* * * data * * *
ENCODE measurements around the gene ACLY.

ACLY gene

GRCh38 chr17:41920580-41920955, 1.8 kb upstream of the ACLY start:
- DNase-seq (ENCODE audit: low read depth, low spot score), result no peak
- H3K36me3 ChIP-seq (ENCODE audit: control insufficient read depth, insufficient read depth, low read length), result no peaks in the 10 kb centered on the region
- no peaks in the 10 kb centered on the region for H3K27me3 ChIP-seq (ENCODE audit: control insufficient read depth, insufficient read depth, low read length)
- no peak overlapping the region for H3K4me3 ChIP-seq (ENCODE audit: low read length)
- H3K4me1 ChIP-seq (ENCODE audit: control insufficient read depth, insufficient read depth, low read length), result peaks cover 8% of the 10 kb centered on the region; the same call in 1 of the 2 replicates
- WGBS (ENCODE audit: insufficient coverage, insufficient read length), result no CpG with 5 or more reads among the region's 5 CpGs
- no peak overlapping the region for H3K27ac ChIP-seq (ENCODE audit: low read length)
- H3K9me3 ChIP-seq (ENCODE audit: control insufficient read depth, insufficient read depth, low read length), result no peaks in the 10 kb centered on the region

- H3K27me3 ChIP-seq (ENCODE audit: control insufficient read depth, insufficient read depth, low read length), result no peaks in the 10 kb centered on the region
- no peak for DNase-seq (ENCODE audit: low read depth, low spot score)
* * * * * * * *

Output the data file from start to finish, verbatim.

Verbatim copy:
ENCODE measurements around the gene ACLY.

ACLY gene

GRCh38 chr17:41920580-41920955, 1.8 kb upstream of the ACLY start:
- DNase-seq (ENCODE audit: low read depth, low spot score), result no peak
- H3K36me3 ChIP-seq (ENCODE audit: control insufficient read depth, insufficient read depth, low read length), result no peaks in the 10 kb centered on the region
- no peaks in the 10 kb centered on the region for H3K27me3 ChIP-seq (ENCODE audit: control insufficient read depth, insufficient read depth, low read length)
- no peak overlapping the region for H3K4me3 ChIP-seq (ENCODE audit: low read length)
- H3K4me1 ChIP-seq (ENCODE audit: control insufficient read depth, insufficient read depth, low read length), result peaks cover 8% of the 10 kb centered on the region; the same call in 1 of the 2 replicates
- WGBS (ENCODE audit: insufficient coverage, insufficient read length), result no CpG with 5 or more reads among the region's 5 CpGs
- no peak overlapping the region for H3K27ac ChIP-seq (ENCODE audit: low read length)
- H3K9me3 ChIP-seq (ENCODE audit: control insufficient read depth, insufficient read depth, low read length), result no peaks in the 10 kb centered on the region

- H3K27me3 ChIP-seq (ENCODE audit: control insufficient read depth, insufficient read depth, low read length), result no peaks in the 10 kb centered on the region
- no peak for DNase-seq (ENCODE audit: low read depth, low spot score)